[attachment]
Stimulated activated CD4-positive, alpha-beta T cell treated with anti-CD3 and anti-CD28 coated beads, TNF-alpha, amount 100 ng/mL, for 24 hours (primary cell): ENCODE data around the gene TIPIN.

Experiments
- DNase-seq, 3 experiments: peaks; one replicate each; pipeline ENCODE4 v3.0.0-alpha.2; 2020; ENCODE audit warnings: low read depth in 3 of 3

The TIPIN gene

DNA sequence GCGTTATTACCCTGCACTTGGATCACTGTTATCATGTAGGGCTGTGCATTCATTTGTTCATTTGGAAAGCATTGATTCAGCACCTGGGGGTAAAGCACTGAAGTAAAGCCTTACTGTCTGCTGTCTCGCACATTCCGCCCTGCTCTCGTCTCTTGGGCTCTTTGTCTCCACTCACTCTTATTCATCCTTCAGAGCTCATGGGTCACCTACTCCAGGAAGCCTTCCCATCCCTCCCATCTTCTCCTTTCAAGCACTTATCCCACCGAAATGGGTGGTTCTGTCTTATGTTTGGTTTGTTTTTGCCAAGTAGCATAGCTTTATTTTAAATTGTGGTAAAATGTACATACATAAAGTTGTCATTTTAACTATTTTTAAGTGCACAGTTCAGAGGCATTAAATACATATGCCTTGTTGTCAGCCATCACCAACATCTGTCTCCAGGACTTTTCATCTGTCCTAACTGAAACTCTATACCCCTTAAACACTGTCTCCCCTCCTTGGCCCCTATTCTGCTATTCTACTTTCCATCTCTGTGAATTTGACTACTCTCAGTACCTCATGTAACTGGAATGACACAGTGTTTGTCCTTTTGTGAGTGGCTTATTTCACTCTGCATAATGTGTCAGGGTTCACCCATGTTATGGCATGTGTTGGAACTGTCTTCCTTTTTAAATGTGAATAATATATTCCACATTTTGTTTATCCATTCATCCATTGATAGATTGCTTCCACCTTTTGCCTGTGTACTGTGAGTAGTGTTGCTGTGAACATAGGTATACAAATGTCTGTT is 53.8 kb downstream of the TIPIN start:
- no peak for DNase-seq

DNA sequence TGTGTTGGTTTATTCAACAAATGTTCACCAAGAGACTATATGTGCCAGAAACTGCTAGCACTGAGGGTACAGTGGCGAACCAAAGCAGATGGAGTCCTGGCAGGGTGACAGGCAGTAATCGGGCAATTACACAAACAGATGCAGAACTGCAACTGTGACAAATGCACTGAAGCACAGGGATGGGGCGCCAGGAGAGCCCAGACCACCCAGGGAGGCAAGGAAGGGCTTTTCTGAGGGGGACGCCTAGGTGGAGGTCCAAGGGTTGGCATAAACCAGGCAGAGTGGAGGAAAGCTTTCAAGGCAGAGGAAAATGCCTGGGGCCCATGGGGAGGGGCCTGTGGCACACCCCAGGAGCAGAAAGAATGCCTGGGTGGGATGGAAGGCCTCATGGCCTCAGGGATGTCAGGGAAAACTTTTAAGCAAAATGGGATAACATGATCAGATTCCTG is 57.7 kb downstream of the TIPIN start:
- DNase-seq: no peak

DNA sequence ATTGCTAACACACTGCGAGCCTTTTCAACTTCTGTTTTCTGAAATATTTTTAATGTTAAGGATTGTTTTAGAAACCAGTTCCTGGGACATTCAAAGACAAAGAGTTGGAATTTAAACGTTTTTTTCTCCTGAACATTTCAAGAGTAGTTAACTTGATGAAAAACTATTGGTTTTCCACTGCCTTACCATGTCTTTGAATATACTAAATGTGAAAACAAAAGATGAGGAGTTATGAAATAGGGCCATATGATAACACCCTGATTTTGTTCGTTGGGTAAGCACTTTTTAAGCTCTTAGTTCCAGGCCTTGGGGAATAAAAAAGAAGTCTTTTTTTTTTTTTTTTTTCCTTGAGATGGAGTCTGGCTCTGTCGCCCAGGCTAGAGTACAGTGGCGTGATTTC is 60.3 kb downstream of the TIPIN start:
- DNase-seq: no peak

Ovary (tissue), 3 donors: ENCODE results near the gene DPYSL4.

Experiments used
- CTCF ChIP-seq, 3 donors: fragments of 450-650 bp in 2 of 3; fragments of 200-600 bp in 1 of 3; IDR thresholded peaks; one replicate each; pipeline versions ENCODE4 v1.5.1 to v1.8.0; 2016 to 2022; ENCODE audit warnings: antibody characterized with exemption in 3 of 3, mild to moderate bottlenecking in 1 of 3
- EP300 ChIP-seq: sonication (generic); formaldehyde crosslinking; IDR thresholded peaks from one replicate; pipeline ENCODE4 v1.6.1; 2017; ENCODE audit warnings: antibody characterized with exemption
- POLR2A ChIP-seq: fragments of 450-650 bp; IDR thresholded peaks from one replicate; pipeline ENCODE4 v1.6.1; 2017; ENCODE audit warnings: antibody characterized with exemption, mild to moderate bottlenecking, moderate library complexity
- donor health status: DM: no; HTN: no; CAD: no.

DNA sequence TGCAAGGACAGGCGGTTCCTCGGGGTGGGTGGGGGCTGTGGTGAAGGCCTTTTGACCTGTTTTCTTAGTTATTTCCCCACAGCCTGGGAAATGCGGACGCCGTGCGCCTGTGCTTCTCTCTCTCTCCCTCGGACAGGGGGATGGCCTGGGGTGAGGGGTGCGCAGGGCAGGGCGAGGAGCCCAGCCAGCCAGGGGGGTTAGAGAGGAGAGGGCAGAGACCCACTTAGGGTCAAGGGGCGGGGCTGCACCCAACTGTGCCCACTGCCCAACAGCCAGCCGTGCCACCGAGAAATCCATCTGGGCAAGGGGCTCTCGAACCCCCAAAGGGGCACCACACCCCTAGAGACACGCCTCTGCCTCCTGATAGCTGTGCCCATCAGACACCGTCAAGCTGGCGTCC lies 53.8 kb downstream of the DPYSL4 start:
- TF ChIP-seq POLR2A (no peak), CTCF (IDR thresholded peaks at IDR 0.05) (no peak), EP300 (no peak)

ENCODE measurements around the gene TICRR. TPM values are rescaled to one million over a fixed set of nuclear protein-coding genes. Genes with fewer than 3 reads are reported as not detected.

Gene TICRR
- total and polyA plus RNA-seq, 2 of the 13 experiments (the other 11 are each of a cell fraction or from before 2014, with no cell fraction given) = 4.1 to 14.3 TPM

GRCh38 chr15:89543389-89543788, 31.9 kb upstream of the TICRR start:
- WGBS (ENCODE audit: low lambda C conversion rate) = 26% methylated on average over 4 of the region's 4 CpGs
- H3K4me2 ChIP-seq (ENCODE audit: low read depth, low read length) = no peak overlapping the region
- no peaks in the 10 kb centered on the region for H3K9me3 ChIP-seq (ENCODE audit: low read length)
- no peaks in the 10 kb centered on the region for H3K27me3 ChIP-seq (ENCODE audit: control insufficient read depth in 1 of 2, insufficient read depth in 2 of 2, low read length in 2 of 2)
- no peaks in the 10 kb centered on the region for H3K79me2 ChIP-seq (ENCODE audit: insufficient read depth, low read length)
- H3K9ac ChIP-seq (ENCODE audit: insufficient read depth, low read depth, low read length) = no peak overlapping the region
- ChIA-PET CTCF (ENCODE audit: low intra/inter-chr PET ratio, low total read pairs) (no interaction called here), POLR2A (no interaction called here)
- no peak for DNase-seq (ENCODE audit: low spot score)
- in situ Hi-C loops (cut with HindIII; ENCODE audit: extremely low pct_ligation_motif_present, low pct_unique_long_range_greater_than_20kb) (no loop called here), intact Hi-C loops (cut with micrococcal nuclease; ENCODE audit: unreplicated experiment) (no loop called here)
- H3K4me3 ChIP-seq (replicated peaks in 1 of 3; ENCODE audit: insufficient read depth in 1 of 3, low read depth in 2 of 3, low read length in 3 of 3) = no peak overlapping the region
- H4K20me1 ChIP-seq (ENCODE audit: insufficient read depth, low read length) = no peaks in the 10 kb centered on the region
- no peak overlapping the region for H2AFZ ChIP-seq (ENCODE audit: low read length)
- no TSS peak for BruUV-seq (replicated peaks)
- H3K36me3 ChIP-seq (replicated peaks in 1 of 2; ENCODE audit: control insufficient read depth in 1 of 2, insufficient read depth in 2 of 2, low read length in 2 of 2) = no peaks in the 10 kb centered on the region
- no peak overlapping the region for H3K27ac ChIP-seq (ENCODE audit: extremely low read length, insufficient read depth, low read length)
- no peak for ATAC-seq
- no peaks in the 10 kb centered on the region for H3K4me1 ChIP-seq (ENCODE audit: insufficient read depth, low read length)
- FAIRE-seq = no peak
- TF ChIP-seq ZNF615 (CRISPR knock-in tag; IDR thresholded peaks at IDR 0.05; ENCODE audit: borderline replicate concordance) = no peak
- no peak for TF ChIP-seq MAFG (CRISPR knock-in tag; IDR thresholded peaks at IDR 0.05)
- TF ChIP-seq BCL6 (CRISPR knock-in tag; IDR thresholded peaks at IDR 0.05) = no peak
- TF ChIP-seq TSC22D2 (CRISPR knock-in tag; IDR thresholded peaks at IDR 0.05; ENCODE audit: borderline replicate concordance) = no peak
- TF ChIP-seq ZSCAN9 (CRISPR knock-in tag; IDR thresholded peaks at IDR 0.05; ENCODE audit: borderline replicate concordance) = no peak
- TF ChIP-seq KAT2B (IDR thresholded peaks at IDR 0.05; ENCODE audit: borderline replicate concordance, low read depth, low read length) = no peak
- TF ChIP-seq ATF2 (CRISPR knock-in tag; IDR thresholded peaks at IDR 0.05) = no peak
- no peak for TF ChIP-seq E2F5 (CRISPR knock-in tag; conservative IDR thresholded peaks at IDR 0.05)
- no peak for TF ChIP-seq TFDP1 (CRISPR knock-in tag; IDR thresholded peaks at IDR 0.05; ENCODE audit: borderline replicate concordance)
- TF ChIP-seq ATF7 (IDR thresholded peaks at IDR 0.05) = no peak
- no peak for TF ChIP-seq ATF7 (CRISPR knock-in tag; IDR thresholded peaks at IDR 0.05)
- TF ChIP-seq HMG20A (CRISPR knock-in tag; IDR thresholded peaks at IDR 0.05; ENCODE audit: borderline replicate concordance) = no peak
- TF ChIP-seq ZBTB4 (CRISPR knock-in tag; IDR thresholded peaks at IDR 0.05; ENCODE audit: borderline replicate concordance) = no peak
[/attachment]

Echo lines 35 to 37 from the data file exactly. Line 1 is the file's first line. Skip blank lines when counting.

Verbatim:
- no TSS peak for BruUV-seq (replicated peaks)
- H3K36me3 ChIP-seq (replicated peaks in 1 of 2; ENCODE audit: control insufficient read depth in 1 of 2, insufficient read depth in 2 of 2, low read length in 2 of 2) = no peaks in the 10 kb centered on the region
- no peak overlapping the region for H3K27ac ChIP-seq (ENCODE audit: extremely low read length, insufficient read depth, low read length)